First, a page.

(10)

where , , and are trade-off weights. In our work, we set them as 1, 100, 10 and 0.0005, respectively.

Figure 7:

Configurations of image translation module. ”Conv1” is combined by a convolutional layer, a IN layer and a ReLU activation function. ”Conv2”, ”Conv3”, ”Conv4” denote Res-Dense block. ”Fusion” is combined by a convolution layer and a Tanh activation function.

Figure 8: An overview of our testing pipeline. The inter-domain enhancement part first takes real underwater images as input and outputs the corresponding inter-domain enhancement results. Then, our proposed rank-based IQA method evaluates the perceived quality of the enhancement result. When the score is less than the threshold, the corresponding raw image is regarded as a hard sample, and intra-domain enhancement is performed. When the score is greater than the threshold, the result is trustworthy and output directly.

3.3 Architecture Details

The detail architecture of two transform modules (, ) is shown in Fig.7. The down-sampling layer is not employed in the translator for avoiding valuable information loss. For image discriminators () and feature discriminator networks (), PatchGANs [44] is employed, which can better locally discriminate whether image patches are real or fake. A simple network architecture (stack the dense block under the U-Net structure)111https://github.com/Underwater-Lab-SHU/ANA-SYN is used as our enhancement parts (, ). It’s worth mentioning that our test pipeline only need the enhancement parts (, ) and the proposed rank-based IQA method, as shown in Fig.8.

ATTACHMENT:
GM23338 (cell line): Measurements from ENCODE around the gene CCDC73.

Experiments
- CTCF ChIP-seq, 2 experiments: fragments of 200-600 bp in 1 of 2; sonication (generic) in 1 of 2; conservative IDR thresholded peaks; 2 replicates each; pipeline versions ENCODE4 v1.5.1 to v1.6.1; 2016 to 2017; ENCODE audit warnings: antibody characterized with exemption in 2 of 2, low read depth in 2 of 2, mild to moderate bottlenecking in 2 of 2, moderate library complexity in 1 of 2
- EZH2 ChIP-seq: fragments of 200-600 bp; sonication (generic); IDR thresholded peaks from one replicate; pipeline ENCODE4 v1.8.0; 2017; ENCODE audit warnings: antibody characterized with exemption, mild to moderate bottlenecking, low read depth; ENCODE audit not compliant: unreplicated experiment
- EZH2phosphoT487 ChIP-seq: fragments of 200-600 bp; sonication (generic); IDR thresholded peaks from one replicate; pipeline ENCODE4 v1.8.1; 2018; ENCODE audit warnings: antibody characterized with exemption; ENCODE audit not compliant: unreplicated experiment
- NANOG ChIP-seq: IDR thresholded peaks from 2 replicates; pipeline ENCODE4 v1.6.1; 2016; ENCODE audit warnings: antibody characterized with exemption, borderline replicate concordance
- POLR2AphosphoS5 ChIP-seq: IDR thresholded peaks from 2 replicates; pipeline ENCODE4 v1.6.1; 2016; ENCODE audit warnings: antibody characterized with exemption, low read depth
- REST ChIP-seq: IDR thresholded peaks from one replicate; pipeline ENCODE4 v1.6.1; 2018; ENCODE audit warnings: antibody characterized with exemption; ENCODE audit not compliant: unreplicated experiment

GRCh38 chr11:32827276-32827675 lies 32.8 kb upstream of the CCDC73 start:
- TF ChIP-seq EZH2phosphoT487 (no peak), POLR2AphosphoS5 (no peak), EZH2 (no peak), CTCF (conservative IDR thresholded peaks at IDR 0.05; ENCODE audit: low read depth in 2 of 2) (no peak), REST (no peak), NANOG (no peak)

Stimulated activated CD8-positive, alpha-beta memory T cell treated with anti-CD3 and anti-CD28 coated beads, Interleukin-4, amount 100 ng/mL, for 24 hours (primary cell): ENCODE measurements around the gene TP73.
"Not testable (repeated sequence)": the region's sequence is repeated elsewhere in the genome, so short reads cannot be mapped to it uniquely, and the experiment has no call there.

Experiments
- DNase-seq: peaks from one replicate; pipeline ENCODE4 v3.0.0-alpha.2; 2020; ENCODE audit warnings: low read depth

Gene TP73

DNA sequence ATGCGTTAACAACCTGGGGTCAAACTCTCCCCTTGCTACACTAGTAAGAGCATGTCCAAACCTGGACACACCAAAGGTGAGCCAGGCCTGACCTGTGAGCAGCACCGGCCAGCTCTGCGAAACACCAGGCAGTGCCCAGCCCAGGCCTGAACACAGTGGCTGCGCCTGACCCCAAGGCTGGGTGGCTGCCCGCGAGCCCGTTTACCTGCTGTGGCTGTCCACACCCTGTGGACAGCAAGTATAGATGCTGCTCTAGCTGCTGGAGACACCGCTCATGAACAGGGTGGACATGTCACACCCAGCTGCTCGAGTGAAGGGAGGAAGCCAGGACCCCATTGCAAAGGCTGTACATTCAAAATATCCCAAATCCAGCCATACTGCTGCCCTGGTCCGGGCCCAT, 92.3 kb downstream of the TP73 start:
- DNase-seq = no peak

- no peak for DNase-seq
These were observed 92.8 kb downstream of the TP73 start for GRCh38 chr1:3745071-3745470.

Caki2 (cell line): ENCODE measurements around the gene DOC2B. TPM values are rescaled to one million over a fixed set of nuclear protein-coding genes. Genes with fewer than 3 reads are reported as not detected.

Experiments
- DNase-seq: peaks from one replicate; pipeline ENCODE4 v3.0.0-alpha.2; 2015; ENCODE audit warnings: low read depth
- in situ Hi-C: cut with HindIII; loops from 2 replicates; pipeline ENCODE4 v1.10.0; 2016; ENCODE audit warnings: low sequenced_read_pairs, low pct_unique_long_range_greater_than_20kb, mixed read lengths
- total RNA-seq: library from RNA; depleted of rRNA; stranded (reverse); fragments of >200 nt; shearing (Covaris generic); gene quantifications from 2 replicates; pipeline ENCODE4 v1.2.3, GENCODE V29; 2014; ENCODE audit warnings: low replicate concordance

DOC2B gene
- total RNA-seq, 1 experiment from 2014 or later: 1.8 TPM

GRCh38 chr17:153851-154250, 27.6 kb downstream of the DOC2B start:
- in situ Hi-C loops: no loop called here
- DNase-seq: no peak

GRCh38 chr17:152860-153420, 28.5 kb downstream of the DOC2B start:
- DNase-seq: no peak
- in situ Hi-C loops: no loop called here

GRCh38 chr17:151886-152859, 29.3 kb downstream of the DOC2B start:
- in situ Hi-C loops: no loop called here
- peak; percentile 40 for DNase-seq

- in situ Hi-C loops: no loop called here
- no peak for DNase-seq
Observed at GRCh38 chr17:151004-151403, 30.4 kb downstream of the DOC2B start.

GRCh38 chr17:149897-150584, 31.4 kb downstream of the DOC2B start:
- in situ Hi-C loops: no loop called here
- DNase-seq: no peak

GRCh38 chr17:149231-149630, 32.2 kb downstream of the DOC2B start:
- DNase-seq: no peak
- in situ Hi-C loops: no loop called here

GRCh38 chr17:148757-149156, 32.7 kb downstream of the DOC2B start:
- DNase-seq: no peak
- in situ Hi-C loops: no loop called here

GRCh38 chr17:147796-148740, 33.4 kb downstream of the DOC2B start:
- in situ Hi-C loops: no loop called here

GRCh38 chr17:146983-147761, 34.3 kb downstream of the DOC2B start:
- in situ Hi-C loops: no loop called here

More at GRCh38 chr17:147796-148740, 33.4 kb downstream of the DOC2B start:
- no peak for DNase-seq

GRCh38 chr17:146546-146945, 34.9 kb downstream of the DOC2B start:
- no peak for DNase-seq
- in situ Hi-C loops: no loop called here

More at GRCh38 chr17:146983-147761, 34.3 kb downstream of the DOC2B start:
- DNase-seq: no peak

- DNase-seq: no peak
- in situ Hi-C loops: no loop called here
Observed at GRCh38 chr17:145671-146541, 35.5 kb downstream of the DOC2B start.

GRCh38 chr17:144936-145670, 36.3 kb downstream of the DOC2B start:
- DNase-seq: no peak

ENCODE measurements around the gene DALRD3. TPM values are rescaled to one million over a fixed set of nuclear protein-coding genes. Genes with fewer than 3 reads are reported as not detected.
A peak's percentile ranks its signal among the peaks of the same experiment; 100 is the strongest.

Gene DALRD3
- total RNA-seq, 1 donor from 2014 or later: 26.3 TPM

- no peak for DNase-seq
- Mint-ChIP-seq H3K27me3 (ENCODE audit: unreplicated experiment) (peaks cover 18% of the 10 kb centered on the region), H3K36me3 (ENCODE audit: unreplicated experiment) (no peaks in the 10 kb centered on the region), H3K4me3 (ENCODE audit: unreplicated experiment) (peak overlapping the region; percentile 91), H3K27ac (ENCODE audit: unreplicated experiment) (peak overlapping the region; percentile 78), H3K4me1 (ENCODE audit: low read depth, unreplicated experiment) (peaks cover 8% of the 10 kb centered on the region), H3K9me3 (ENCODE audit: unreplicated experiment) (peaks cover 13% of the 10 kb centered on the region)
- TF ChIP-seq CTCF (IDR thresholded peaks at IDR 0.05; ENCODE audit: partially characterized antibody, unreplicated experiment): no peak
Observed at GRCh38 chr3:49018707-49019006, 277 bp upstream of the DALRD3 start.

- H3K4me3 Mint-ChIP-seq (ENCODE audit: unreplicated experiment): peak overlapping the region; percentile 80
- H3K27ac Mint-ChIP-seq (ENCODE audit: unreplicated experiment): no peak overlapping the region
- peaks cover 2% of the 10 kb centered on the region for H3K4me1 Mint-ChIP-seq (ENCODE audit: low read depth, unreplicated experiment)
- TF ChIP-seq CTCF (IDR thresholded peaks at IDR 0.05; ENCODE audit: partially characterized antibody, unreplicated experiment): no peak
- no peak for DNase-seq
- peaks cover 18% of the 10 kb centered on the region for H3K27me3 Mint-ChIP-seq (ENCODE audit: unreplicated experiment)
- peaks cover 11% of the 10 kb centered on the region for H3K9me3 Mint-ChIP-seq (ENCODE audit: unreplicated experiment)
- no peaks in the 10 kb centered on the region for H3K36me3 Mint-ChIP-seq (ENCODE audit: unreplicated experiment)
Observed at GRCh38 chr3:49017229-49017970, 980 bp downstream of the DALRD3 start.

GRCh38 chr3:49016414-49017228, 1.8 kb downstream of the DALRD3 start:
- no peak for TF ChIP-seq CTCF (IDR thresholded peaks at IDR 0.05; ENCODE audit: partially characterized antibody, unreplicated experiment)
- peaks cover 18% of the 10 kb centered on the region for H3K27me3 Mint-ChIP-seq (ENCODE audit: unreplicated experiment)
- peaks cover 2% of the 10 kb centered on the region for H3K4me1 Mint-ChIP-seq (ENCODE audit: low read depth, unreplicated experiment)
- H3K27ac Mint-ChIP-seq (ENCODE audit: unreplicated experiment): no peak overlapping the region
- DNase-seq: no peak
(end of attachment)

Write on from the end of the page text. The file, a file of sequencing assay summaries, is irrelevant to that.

4 Experiments

In this section, we first describe the implementation details and experiment settings of our TUDA. Then, we compare it with existing representative methods on four publicly available real underwater benchmarks. Finally, a series of ablation studies are provided to verify the advantages of each component, and the model complexity and running time are analyzed.

4.1 Implementation Details

For training, a synthetic underwater image dataset is generated follow the physical model proposed in the project page of ANA-SYN. The synthetic dataset contains 9 water types222Type I, II, III, IA and IB for open ocean water and type 1C, 3C, 5C and 7C for coastal water defined in [22], and each type has 1000 images which are randomly chosen from RTTS dataset [45]. The constructed dataset is divided into two parts, 7200 () images for training, denoted as Train-S7200 and 1800 () images for testing, denoted as Test-S1800. For real underwater images, as mentioned above, a large real-world underwater database including 3900 images is proposed. The database is divided two parts, 2900 images for training, denoted as Train-R2900 and 1000 images for testing Test-R1000. All images are resized to 256 × 256 and the pixel values are normalized to . Furthermore, several data augmentation techniques are performed in the training phase, such as random rotating and horizontal flipping.